Thundersnow is just what the name implies, a snow storm with thunder and lightning. These snow events don't occur when a gentle snow fall, but happen when the weather gets really bad. An example of such a recent thunderstorm is the bomb cyclone of 2018 that hammered much of the northeastern United States. If it never gets cold enough to snow where you live then obviously thundersnow won't happen but It is reported that, on average, there are 6.4 events worldwide. And while these blizzard/thunderstorms aren't common there are a few places that are more likely to experience them: Great plains, mountains, coastlines, and lake-effect regions. "Areas reporting higher-than-average thundersnow events include the eastern side of the Great Lakes of the United States and Canada, the plains regions of the midwestern United States, the Great Salt Lake, Mount Everest, the Sea of Japan, Great Britain, and elevated regions of Jordan and Israel. Specific cities known to experience thundersnow include Bozeman, Montana; Halifax, Nova Scotia; and Jerusalem." In the northern hemisphere, thundersnow generally occurs in April and May. The peak formation month is March. Coastal areas may experience sleet, hail, or freezing rain with their thundersnow.
"Conditions that produce snow tend to have a stabilizing effect on the atmosphere which is why thundersnow happens so rarely. Thunderstorms can form in winter, but they have different characteristics. A typical normal thunderstorm consists of tall, narrow clouds that rise from a warm updraft leading from the surface up to around 40,000 feet. Thundersnow usually forms when layers of flat snow clouds develop instability and experience dynamic lifting. Three causes lead to the instability.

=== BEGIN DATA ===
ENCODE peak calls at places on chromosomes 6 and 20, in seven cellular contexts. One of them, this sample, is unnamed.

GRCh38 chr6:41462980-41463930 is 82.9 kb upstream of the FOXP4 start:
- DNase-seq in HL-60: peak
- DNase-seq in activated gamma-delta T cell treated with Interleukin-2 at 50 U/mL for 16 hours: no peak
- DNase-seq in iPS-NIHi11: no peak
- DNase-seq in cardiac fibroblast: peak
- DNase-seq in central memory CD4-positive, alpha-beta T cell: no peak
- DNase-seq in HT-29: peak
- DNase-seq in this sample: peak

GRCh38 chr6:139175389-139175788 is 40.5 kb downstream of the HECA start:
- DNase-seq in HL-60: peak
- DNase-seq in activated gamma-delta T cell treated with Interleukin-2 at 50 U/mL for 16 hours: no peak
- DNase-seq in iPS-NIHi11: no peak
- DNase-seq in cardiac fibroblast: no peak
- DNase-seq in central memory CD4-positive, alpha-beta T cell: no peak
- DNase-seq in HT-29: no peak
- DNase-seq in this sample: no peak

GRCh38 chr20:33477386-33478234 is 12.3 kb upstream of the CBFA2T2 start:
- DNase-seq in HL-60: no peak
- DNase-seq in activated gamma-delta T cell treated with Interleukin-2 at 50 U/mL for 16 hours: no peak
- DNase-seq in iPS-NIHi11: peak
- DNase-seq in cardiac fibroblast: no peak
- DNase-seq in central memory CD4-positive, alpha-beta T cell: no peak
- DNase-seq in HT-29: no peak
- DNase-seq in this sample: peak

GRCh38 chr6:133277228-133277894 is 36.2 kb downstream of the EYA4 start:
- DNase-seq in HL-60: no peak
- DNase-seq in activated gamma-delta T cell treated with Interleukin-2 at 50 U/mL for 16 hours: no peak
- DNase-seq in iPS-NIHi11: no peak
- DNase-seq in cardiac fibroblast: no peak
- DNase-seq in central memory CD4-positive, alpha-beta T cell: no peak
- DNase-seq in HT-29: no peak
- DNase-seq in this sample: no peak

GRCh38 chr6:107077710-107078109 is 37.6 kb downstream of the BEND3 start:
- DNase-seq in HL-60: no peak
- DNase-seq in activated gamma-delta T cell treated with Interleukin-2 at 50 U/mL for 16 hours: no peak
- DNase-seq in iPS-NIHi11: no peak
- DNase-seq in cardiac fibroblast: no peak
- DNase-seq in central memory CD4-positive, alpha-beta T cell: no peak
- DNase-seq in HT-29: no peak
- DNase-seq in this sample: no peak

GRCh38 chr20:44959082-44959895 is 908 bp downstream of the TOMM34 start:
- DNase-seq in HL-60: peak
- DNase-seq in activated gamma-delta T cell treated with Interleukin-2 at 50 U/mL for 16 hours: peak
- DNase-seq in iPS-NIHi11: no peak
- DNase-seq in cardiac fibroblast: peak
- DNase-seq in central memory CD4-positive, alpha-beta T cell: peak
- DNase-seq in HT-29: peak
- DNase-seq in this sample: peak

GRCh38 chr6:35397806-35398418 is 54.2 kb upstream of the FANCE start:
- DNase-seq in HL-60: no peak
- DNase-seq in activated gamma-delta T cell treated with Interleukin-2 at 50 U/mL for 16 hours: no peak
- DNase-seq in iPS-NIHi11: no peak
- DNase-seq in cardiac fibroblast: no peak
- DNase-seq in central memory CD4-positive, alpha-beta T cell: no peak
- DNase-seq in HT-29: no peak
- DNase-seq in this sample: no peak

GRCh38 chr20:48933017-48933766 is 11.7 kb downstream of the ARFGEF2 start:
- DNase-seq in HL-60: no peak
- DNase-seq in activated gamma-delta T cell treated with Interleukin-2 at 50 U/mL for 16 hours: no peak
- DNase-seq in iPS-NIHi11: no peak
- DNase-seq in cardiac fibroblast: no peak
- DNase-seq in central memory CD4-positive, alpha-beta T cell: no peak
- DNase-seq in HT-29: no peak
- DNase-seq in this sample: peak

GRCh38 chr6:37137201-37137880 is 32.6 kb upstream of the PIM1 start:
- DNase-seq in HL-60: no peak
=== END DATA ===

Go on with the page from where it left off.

- A normal thunderstorm at the edge of a warm or cold front can run into cold air, changing rain into freezing rain or snow.
- Synoptic forcing, such as might be seen in an extratropical cyclone, can lead to thundersnow. The flat snow clouds become bumpy or develop what are called "turrets." Turrets rise about the clouds, making the top layer unstable. Turbulence causes water molecules or ice crystals to gain or lose electrons. When the electrical charge difference between two bodies becomes large enough, lightning occurs.
- A cold air front passing over warmer water can produce thundersnow. This is the type of thundersnow most often seen near the Great Lakes or near and ocean."
The thunder may be quieter but the lightning is brighter because of the reflective quality of snow. The lightning associated with thundersnow appears white or a golden shade while normal ightning is blue or violet in color. During a thundersnow, the lightning is more likely to have a positive electrical charge. Positive lightning can be up to ten times stronger than negatively-charged thunder, up to 300,000 amperes and one billion volts!
The conditions that lead up to thundersnow can include dangerously cold temperatures and poor visibility from blowing snow. Tropical force winds can also be possible. thundersnow is usually associated with blizzards. As spring approaches and the weather patterns change, we see an increase risk in the likeliness of thundersnow occurring.
I've experienced one such storm. It happened a few years ago in mid-May. One minute Lily Pad spring is in full bloom. The next, we're under a foot of freshly fallen heavy wet snow. It ranks as one of the weirdest weather experiences I've ever encountered.
Tomorrow is Wednesday and that means a visit from Dharma Frog. It also happens to be his birthday. I hope you'll plan on stopping by to join us for a birthday breakfast.